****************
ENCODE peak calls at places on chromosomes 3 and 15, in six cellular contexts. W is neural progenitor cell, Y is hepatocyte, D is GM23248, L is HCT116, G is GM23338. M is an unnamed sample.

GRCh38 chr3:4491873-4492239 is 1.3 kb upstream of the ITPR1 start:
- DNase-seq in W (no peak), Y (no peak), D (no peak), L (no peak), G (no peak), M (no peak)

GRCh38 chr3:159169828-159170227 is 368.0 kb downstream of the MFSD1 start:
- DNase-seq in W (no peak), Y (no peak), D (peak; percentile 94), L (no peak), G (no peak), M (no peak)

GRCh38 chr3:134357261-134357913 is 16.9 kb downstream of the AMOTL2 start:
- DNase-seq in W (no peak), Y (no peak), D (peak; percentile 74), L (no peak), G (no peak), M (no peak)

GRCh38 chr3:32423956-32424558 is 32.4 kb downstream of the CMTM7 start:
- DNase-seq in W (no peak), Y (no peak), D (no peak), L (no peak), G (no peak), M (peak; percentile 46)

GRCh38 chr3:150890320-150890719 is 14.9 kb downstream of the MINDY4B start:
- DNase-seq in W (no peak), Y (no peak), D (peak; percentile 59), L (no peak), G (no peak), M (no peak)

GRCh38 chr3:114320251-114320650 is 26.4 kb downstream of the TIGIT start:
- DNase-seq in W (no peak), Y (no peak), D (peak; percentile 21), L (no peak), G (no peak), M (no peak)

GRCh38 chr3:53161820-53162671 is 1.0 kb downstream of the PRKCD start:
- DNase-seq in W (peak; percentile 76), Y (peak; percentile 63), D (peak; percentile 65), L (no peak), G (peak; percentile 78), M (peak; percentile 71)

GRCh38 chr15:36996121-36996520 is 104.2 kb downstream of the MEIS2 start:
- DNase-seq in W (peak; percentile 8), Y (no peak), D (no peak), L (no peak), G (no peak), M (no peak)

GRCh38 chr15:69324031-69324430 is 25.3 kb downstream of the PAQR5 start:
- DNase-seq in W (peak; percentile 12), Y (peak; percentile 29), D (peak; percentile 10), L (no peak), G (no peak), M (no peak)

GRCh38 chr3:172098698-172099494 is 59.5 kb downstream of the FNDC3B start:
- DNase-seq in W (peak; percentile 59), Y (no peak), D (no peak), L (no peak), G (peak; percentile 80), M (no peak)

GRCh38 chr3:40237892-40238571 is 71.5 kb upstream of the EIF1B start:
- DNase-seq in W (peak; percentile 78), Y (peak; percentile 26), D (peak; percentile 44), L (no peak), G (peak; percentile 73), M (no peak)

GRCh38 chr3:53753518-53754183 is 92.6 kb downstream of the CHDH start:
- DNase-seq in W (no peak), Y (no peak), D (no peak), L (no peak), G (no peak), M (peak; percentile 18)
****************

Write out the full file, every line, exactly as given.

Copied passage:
ENCODE peak calls at places on chromosomes 3 and 15, in six cellular contexts. W is neural progenitor cell, Y is hepatocyte, D is GM23248, L is HCT116, G is GM23338. M is an unnamed sample.

GRCh38 chr3:4491873-4492239 is 1.3 kb upstream of the ITPR1 start:
- DNase-seq in W (no peak), Y (no peak), D (no peak), L (no peak), G (no peak), M (no peak)

GRCh38 chr3:159169828-159170227 is 368.0 kb downstream of the MFSD1 start:
- DNase-seq in W (no peak), Y (no peak), D (peak; percentile 94), L (no peak), G (no peak), M (no peak)

GRCh38 chr3:134357261-134357913 is 16.9 kb downstream of the AMOTL2 start:
- DNase-seq in W (no peak), Y (no peak), D (peak; percentile 74), L (no peak), G (no peak), M (no peak)

GRCh38 chr3:32423956-32424558 is 32.4 kb downstream of the CMTM7 start:
- DNase-seq in W (no peak), Y (no peak), D (no peak), L (no peak), G (no peak), M (peak; percentile 46)

GRCh38 chr3:150890320-150890719 is 14.9 kb downstream of the MINDY4B start:
- DNase-seq in W (no peak), Y (no peak), D (peak; percentile 59), L (no peak), G (no peak), M (no peak)

GRCh38 chr3:114320251-114320650 is 26.4 kb downstream of the TIGIT start:
- DNase-seq in W (no peak), Y (no peak), D (peak; percentile 21), L (no peak), G (no peak), M (no peak)

GRCh38 chr3:53161820-53162671 is 1.0 kb downstream of the PRKCD start:
- DNase-seq in W (peak; percentile 76), Y (peak; percentile 63), D (peak; percentile 65), L (no peak), G (peak; percentile 78), M (peak; percentile 71)

GRCh38 chr15:36996121-36996520 is 104.2 kb downstream of the MEIS2 start:
- DNase-seq in W (peak; percentile 8), Y (no peak), D (no peak), L (no peak), G (no peak), M (no peak)

GRCh38 chr15:69324031-69324430 is 25.3 kb downstream of the PAQR5 start:
- DNase-seq in W (peak; percentile 12), Y (peak; percentile 29), D (peak; percentile 10), L (no peak), G (no peak), M (no peak)

GRCh38 chr3:172098698-172099494 is 59.5 kb downstream of the FNDC3B start:
- DNase-seq in W (peak; percentile 59), Y (no peak), D (no peak), L (no peak), G (peak; percentile 80), M (no peak)

GRCh38 chr3:40237892-40238571 is 71.5 kb upstream of the EIF1B start:
- DNase-seq in W (peak; percentile 78), Y (peak; percentile 26), D (peak; percentile 44), L (no peak), G (peak; percentile 73), M (no peak)

GRCh38 chr3:53753518-53754183 is 92.6 kb downstream of the CHDH start:
- DNase-seq in W (no peak), Y (no peak), D (no peak), L (no peak), G (no peak), M (peak; percentile 18)